11 of 262 portraits by Thomas Gainsborough
- Extended Catalogue Entry
by Thomas Gainsborough
oil on canvas, feigned oval, circa 1774-1775
29 7/8 in. x 24 5/8 in. (759 mm x 626 mm)
Given by Sir Henry Yule, 1888
Sitterback to top
- Stringer Lawrence (1697-1775), Known as the 'Father of the Indian army'. Sitter in 4 portraits.
Artistback to top
- Thomas Gainsborough (1727-1788), Portrait and landscape painter. Artist associated with 262 portraits, Sitter in 8 portraits.
This portraitback to top
Perhaps painted as late as 1774, when Gainsborough left Bath for London, or in 1775, the year Lawrence died. In any event, it shows him late in life, in his seventies.
More detailed information on this portrait is available in a National Portrait Gallery collection catalogue, John Kerslake's Early Georgian Portraits (1977, out of print).
Linked publicationsback to top
- Bayly, Christopher, The Raj: India and the British 1600-1947, 1990 (accompanying the exhibition at the National Portrait Gallery from 19 October 1990 - 17 March 1991), p. 92
- Kerslake, John, Early Georgian Portraits, 1977, p. 164
- Saywell, David; Simon, Jacob, Complete Illustrated Catalogue, 2004, p. 368
Events of 1774back to top
Current affairsPhilanthropist and reformer John Howard is called before the House of Commons Select Committee to give evidence on the shocking conditions in prisons across the country.
Young Tahitian Omai arrives in England after making contact with Captain James Cook on his second voyage. He is introduced into London Society by Joseph Banks and is much admired.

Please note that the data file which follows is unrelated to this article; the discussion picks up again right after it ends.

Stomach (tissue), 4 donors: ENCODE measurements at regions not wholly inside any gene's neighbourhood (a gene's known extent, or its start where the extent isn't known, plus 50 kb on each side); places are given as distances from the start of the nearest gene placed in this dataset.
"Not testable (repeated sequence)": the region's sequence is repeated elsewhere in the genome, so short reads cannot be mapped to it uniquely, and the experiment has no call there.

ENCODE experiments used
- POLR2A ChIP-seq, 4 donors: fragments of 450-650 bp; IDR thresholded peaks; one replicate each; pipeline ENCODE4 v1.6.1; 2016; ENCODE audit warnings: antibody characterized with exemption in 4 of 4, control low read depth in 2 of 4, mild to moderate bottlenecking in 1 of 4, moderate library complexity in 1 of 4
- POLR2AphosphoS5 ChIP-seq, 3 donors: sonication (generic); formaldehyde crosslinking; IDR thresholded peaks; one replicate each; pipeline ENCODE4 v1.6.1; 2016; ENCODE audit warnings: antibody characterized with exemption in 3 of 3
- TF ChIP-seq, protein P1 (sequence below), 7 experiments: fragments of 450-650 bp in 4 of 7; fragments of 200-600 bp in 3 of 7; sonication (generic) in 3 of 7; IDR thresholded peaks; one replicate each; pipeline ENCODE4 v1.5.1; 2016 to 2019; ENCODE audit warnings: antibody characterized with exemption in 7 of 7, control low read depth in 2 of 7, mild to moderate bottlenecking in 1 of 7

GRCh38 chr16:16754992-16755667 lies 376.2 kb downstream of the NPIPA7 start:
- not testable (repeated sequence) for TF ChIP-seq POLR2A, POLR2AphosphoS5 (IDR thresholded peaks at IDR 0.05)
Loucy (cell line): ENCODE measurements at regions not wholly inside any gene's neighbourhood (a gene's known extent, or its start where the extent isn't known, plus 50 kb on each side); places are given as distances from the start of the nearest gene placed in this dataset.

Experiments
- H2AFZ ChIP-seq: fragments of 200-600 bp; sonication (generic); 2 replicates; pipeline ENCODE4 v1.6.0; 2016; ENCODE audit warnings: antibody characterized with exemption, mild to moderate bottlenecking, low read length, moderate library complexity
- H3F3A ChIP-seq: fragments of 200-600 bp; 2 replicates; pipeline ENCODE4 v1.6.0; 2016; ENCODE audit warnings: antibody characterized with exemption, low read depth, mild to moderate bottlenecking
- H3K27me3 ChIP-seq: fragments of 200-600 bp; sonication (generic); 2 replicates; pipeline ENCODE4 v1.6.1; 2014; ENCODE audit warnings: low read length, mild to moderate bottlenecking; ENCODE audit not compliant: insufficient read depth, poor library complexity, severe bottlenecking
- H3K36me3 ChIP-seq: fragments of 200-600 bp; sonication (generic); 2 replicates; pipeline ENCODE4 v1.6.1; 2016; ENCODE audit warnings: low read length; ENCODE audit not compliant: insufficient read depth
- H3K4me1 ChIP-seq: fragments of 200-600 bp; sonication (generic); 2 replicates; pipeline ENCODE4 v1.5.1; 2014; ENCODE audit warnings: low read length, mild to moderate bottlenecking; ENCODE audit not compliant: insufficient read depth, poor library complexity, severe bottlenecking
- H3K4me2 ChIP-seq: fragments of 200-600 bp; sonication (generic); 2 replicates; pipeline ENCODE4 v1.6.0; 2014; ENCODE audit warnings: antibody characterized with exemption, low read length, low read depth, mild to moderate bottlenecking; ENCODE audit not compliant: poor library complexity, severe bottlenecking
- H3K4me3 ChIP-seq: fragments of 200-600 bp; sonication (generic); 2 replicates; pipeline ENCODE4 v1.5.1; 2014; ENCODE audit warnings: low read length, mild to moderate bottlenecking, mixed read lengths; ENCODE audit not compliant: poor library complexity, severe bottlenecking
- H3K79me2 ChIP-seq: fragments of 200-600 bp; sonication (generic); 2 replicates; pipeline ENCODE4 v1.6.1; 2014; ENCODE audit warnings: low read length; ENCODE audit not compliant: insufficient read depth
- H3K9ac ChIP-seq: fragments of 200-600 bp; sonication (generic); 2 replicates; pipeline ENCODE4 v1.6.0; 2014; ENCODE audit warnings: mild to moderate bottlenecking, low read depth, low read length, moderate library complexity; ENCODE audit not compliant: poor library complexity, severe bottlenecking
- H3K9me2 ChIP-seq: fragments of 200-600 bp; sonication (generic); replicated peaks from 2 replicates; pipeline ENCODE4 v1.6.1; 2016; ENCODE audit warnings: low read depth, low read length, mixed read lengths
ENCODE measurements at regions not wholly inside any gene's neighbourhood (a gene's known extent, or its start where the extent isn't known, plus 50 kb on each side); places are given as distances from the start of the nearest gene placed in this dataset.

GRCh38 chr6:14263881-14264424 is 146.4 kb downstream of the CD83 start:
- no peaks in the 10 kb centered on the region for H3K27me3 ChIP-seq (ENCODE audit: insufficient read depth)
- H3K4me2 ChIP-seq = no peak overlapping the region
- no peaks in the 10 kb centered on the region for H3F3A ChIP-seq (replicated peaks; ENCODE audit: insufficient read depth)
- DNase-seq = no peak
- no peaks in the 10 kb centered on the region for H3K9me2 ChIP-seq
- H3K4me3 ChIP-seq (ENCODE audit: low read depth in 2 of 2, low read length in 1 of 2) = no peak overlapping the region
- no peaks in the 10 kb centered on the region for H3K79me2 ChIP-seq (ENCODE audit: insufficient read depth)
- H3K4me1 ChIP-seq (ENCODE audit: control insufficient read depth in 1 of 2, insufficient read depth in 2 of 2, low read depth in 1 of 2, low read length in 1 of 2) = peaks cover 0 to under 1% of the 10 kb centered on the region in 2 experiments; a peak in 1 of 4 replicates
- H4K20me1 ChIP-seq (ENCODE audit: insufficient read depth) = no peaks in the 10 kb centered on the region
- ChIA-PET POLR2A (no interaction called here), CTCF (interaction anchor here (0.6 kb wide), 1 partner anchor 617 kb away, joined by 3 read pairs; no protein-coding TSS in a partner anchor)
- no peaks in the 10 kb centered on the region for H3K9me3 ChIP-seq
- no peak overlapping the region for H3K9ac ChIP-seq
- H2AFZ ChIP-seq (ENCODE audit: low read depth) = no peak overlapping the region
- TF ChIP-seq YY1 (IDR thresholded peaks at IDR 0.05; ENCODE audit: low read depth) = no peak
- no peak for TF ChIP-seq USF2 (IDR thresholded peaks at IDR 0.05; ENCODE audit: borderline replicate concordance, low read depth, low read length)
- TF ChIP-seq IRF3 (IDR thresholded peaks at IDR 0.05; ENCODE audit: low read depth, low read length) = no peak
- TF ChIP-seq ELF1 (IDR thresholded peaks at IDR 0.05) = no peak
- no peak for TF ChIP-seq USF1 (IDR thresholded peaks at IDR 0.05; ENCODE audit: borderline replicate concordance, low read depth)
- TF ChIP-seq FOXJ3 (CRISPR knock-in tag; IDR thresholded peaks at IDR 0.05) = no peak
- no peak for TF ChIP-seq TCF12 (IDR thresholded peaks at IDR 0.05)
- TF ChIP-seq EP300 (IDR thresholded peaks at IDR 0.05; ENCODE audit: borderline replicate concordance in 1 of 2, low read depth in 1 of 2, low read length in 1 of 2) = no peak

Coercive or 'Intolerable' Acts are passed in response to the crisis in the American colonies.
Art and sciencePhilosopher and chemist Joseph Priestley isolates oxygen in the form of a gas.
Artist Thomas Gainsborough moves from Bath to set up a studio in London.
Royal Crescent, Bath, designed by John Wood the Younger, is completed.
Methodist preacher John Wesley publishes his pamphlet Thoughts Upon Slavery which argues against slavery.
InternationalJohann Wolfgang von Goethe publishes his romantic novel, The Sorrows of Young Werther, bringing him an immediate European reputation.
In retaliation for the Boston Tea Party, the port of Boston is closed under the first of the British government's Coercive Acts. Delegates from twelve American colonies meet in Philadelphia and agree not to import any goods from Britain.
Death of Louis XV of France. Louis XVI succeeds.